What is ASD?

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I thought maybe it would be a good idea to start this Q&A group with the basics. Hopefully, Paula will take the ball. :-)

-- Ray (rr@primenet.com), December 08, 1997


ASD stands for Anterior Segment Dysgenesis. It is a syndrome in which the front part of the eye (anterior segment) does not develop normally (dysgenesis). ASD can be found in several species, including humans, dogs and horses.

In horses, the Rocky Mountain, Kentucky Mountain and Mountain Pleasure Saddle horse breeds have exhibited a type of ASD which is color linked to the "silver dapple" color gene. This is the gene which causes black and bay horses to appear chocolate and red chocolate. Many of the horses which have inherited the silver dapple gene (this includes chestnut and modified chestnut horses) have also inherited one or two copies of the ASD gene.

ASD is caused by a semi-dominant gene (A). In horses which inherit two copies of the gene, one from each parent, the syndrome includes several and sometimes all of the ASD abnormalities:

Anterior lenticonus internum - anterior displacement of the lens nucleus;

Dyscoria - misshapen pupil, which fails to dilate after administration of a topical mydriatic drug;

Lens subluxation - displacement of the lens;

Macrocornea/megalocornea - abnormally enlarged cornea ("popeye");

Macropalpebral fissures - abnormally widened eyelid opening;

Nuclear-cortical junctional cataract - a cataract which forms during gestation at the junction between the lens nucleus and the cortex. It does not impair vision and is not progressive;

No iridocorneal drainage angle;

Peripheral cysts of the ciliary bocy and retina;

Retinal detachment;

Retinal Dysplasia - abnormal formation of the retina;

Rhegmatogenous detachment - torn and detached retina;

Retinal reattachment - a previous detachment which has reattached;

Telecanthus/hypertelorism - eyes widely separated;

Vitreous in the anterior chamber - most frequently resulting from lens subluxation, lens luxation or breakdown of the anterior vitreous face. In this case, cataracts are progressive;

Abnormally small eyes.

In horses which inherit only one ASD gene from one parent and a normal gene from the other parent (Aa), the full syndrome is not expressed. These horses will exhibit cysts of the ciliary body, and sometimes retinal abnormalities which are associated with the cysts, but will not show other abnormalities. These horses are sometimes called "carriers" and have no visual impairment as a result of this condition.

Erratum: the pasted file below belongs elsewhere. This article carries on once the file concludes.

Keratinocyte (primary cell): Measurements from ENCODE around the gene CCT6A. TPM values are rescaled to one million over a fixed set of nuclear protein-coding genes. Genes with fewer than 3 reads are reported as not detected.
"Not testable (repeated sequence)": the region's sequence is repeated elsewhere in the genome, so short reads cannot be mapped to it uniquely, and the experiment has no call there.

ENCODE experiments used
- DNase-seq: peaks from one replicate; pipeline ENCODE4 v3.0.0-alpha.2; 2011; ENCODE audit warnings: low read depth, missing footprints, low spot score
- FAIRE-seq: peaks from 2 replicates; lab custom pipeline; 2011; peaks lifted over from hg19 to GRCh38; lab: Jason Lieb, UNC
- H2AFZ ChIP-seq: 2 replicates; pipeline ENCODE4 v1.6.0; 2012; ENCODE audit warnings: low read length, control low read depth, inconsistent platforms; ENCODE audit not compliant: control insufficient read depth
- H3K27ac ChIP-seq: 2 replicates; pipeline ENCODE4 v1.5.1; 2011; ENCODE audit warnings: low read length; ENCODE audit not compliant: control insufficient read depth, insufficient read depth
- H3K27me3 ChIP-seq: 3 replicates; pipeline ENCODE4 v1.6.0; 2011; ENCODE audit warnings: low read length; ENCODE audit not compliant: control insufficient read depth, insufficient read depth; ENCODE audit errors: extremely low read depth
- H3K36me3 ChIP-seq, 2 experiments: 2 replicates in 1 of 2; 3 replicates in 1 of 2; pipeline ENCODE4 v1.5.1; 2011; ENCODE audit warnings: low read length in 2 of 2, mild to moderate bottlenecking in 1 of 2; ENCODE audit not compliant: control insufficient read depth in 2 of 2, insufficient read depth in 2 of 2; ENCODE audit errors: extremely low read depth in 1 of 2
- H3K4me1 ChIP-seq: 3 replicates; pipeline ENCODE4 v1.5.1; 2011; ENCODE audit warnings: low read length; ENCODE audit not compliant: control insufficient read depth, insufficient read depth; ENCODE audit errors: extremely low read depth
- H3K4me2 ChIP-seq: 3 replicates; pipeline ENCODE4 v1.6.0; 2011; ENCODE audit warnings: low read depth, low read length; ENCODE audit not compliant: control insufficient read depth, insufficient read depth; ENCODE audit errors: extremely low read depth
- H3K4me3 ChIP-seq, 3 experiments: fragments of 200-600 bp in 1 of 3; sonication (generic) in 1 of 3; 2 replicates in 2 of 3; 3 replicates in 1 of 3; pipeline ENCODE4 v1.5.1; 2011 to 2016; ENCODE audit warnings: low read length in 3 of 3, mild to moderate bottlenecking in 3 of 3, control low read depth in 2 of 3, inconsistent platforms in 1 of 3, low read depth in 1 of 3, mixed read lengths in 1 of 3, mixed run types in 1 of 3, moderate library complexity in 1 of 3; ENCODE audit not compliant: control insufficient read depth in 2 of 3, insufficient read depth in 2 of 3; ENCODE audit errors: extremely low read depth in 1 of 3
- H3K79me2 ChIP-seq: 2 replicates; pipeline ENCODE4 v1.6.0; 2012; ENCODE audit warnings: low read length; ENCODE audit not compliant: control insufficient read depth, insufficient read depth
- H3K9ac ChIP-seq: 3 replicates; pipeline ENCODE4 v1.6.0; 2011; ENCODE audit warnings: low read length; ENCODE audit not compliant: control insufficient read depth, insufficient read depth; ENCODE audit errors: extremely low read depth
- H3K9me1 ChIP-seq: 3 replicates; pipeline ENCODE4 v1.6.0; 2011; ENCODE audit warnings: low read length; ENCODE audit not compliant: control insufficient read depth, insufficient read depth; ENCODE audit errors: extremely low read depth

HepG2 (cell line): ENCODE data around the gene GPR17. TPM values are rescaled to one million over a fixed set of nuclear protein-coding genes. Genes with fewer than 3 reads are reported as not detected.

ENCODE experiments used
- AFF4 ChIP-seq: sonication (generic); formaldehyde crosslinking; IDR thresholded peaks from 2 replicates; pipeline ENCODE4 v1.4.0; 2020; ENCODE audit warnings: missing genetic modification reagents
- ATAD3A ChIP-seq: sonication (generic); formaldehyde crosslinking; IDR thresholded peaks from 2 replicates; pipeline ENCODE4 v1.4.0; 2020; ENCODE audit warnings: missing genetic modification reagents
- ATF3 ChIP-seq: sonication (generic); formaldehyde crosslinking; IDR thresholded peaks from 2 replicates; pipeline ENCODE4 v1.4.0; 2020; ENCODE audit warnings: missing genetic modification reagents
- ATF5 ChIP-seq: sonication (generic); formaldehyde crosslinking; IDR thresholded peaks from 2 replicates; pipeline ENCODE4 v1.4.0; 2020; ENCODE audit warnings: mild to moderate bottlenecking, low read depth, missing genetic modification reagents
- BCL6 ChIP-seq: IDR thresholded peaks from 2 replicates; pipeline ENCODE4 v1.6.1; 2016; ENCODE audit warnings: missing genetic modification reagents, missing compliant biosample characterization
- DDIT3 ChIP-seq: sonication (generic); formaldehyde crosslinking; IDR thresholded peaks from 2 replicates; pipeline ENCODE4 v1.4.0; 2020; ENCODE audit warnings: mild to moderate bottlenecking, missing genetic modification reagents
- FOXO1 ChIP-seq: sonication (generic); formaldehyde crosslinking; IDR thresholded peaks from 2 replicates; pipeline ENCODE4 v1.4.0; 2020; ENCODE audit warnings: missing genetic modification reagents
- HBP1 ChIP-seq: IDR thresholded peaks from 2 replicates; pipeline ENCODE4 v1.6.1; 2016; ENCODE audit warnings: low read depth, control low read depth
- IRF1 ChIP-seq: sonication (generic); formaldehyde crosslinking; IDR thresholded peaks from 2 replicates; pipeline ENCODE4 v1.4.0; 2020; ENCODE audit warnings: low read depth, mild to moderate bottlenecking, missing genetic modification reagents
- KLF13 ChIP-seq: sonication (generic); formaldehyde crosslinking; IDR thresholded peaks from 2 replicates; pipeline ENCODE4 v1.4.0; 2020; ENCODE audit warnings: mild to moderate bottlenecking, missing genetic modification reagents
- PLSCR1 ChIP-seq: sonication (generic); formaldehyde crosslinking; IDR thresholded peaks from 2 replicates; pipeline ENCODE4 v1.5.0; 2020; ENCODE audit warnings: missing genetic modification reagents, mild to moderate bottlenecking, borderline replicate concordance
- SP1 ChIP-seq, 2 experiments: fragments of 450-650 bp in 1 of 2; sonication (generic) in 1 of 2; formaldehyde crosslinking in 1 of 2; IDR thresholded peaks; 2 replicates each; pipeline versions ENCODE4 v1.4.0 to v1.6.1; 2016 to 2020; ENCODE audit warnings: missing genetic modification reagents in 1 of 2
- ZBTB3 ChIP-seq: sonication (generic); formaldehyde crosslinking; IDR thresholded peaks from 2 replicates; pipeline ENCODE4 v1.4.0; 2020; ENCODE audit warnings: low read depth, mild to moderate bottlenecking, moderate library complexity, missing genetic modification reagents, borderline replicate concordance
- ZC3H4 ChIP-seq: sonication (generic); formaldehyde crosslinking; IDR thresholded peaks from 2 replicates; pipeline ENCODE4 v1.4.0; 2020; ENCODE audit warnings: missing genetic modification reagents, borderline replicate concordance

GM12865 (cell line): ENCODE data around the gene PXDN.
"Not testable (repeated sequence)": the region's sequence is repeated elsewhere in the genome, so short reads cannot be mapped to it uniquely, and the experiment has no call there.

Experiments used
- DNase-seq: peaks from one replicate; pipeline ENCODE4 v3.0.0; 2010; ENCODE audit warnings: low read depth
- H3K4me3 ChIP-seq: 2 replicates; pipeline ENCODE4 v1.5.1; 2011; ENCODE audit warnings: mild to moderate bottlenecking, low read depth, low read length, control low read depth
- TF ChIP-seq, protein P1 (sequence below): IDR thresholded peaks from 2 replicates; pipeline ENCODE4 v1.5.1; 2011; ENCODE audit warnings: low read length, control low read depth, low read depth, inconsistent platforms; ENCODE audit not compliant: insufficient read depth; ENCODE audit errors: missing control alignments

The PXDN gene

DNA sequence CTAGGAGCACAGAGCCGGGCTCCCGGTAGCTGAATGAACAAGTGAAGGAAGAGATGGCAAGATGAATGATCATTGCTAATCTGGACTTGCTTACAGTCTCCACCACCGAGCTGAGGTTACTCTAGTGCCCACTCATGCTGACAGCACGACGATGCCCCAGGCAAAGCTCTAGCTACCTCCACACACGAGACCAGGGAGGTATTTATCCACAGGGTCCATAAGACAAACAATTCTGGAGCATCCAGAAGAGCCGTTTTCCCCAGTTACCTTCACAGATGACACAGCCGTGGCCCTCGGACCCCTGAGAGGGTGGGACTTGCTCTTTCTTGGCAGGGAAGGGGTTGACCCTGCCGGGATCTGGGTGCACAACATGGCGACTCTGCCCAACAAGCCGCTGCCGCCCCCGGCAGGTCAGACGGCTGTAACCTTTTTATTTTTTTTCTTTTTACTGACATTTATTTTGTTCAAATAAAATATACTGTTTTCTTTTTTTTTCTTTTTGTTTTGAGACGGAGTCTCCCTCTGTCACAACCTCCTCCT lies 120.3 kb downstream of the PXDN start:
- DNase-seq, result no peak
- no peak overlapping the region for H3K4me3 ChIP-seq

About 20% of horses with two copies of the ASD gene (AA) have significant visual impairment from displaced lenses and cataracts. Horses with steeply-curved corneas are nearsighted. There does not appear to be pain, discomfort or inflammation associated with the condition.

-- Paula Morgan (copco@webtv.net), December 08, 1997.

In the thread entitled Discussion:Breeding Protocol, Carol Fred states that she believes Dr. Ramsey has adjusted his statistics for the incomplete penetrance factor from 12% to 20%. This is an important point to make in this thread also. It underscores the necessity of getting the funds raised to quickly get a genetic marker test developed, because it means that 20% of the horses that are clear eyed on exam are actually Aa, and 20% of those that have cysts are actually AA. It also underscores the necessity of parentage verification, because the determination of actual ASD status then could rest on knowing the parentage of the horse. For example, the determination that a particular horse that has cysts is really only Aa, could be determined with some certainty if one parent was a black, bay or buckskin, and therefore the resulting offspring, the horse in question, could only have one copy of the ASD gene inherited from the other parent.

-- Annette L. Gerhardt (gerhardt@sinosa.com), January 01, 1998.

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